The opinion of the court was delivered by: Herndon, Chief Judge
Pending before the Court is Taylor's pro se September 15, 2008 motion for new trial (Doc. 322) and motion for return of property (Doc. 323). The Government responded to Taylor's motions with their own motion on September 25, 2008 (Doc. 328). Taylor filed a motion for extension of time to file his response to the Government's motion (Doc. 330) and then filed his response (Doc. 331). Based on the following, the Court DENIES the motion for new trial and dismisses the motion for return of property for lack of jurisdiction.
On February 22, 2005 the grand jury indicted Christopher Taylor on two counts of knowingly and intentionally possessing with intent to distribute 5 grams or more of a mixture or substance containing cocaine base, commonly referred to as "crack cocaine," a Schedule II, Narcotic Controlled Substance in violation of Title 21, United States Code, Section 841 (a)(1) and (b)(1)(B). (Doc. 328 & 63). On September, 16, 2005, a jury found Taylor guilty of the charge contained in the indictment. (Docs. 153 and 154).
Under Fed. R. Crim. P. 33(a), the court "may vacate any judgment and grant a new trial if the interest of justice so requires." The burden is on the defendant to show that the interest of justice require retrial. United States v. McGee, 408 F.3d 966, 979 (7th Cir. 2005). On a motion for a new trial, the Court may reweigh the evidence, taking into account the credibility of the witnesses. U.S. v. Washington, 184 F.3d 653, 657-58 (7th Cir. 1999), cert. denied. If the court reaches the conclusion that there is a serious danger that a miscarriage of justice has occurred-that is, that an innocent person has been convicted-it has the power to set the verdict aside; however, Rule 33's conferral of discretion on the district court is not a license to abuse it. U.S. v. Santos, 20 F.3d 280, 285 (7th Cir. 1994), r'hring. denied (citing U.S. v. Morales, 902 F.2d 467 (7th Cir. 1990)). The motion is addressed to the discretion of the court, and the power to grant a new trial should be exercised with caution and invoked only in the most extreme cases. Id.; U.S. v. Linwood, 142 F.3d 418, 422 (7th Cir. 1998), cert. denied (citations omitted).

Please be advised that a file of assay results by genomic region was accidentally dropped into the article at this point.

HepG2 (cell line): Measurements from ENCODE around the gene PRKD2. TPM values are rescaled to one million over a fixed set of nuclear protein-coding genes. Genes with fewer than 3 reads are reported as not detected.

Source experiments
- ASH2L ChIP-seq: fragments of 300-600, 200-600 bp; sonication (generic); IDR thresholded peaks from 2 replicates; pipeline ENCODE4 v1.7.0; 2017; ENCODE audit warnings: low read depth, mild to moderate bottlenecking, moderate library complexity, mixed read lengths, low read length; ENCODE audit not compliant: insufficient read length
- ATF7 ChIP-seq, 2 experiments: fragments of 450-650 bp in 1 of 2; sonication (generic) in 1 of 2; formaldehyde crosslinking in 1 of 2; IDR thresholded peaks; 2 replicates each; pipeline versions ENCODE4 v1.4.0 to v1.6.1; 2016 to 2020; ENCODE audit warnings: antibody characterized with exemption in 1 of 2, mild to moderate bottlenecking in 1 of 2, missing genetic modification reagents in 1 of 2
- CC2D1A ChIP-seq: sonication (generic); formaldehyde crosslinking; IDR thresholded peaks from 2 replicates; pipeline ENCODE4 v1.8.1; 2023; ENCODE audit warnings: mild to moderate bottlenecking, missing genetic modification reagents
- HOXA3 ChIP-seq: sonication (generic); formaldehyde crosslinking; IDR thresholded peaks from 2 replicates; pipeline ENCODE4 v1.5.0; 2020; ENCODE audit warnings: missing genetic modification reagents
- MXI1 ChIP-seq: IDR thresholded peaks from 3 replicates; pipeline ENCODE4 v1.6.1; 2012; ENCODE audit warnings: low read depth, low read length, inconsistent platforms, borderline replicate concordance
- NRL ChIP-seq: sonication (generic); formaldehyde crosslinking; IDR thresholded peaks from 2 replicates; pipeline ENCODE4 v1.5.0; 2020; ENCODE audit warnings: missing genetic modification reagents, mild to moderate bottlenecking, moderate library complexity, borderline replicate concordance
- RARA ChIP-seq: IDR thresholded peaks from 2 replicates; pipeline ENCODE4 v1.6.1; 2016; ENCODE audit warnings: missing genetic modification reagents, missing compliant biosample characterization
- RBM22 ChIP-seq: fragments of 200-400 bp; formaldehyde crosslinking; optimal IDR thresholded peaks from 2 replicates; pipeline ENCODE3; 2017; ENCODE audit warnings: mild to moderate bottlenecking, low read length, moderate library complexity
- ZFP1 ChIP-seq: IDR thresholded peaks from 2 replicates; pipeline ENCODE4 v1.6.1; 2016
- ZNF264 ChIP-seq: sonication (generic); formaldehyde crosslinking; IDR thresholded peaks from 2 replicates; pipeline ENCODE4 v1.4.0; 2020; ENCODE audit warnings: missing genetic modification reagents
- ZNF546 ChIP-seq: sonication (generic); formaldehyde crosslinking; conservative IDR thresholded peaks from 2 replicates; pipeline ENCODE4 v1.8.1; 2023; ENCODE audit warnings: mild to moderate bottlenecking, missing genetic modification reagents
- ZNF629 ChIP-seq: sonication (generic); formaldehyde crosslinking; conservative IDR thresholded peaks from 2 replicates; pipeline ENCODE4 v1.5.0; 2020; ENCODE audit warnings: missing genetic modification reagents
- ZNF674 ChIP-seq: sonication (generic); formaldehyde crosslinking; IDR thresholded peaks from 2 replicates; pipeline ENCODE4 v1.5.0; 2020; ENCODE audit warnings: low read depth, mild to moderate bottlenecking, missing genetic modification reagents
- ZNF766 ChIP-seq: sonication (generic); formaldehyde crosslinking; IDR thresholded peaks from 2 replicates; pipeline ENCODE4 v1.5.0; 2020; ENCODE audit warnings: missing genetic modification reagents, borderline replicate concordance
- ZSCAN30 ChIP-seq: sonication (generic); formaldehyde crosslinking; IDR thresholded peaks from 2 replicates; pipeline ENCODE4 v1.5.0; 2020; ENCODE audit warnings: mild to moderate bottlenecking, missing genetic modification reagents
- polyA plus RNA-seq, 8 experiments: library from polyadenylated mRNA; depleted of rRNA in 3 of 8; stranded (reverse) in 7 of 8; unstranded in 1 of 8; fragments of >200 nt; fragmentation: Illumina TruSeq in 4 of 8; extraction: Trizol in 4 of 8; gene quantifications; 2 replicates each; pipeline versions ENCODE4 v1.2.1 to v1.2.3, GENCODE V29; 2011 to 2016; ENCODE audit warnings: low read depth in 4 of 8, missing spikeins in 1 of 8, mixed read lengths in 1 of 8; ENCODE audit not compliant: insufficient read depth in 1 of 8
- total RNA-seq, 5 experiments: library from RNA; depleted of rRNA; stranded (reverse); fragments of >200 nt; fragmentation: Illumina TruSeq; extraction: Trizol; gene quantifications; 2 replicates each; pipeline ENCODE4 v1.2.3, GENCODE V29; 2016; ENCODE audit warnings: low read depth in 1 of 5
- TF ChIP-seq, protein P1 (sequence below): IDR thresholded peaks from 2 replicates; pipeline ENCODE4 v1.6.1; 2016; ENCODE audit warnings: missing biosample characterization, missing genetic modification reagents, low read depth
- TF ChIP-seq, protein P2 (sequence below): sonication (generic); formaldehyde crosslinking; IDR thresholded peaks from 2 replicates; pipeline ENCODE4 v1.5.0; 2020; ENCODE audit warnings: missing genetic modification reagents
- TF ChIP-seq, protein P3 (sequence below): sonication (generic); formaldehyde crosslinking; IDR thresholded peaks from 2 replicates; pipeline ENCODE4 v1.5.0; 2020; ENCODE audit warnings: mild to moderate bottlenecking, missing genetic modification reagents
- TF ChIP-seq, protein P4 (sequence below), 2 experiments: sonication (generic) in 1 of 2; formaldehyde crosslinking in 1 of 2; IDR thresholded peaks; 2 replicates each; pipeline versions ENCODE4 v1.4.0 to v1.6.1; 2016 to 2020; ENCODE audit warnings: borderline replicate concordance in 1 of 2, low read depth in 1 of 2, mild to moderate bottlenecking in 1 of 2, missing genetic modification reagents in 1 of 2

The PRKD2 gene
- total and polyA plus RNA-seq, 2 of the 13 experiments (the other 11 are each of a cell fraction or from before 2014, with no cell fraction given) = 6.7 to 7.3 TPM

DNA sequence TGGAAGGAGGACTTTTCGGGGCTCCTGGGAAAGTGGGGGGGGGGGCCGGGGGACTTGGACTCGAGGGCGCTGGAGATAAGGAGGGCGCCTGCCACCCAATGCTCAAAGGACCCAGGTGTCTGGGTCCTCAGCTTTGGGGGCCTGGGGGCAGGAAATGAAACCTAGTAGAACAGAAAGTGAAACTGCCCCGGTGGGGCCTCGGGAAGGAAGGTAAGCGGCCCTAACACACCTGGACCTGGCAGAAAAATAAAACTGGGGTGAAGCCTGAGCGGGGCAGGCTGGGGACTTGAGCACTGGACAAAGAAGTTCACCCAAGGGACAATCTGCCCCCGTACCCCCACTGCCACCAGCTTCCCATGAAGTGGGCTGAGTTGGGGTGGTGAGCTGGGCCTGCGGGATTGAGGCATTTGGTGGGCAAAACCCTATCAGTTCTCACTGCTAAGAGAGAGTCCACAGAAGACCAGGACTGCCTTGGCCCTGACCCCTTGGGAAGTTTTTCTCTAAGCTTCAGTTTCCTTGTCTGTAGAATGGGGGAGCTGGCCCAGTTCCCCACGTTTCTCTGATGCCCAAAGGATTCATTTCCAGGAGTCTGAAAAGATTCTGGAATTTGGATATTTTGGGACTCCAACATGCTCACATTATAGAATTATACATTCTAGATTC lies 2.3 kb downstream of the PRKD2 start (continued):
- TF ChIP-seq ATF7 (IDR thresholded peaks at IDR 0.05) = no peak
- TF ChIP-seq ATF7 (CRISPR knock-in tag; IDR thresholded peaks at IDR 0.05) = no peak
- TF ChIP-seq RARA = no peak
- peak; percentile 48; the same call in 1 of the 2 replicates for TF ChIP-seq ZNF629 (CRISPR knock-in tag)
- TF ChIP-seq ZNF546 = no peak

Any motion for a new trial filed more than seven days after the verdict is too late. See Fed.R.Crim.P. 33(b)(2); United States v. McGee, 408 F.3d 966, 979 (7th Cir. 2005); United States v. Washington, 184 F.3d 653, 659 (7th Cir. 1999). Only Rule 33 motions grounded on new evidence have longer time limits. United States v. Cavender, 228 F.3d 792, 802 (7th Cir. 2002). To prevail on a motion for new trial based on newly discovered evidence, a defendant must show that (1) that he became aware of the evidence only after trial; (2) he could not, by exercising due diligence, have discovered it sooner; (3) the evidence is material; and (4) in the event of a new trial, the evidence would probably lead to an acquittal. See United States v. Hodges, 315 F.3d 794, 801 (7th Cir. 2003); United States v. Palivos, 486 F.3d 250 (7th Cir. 2007).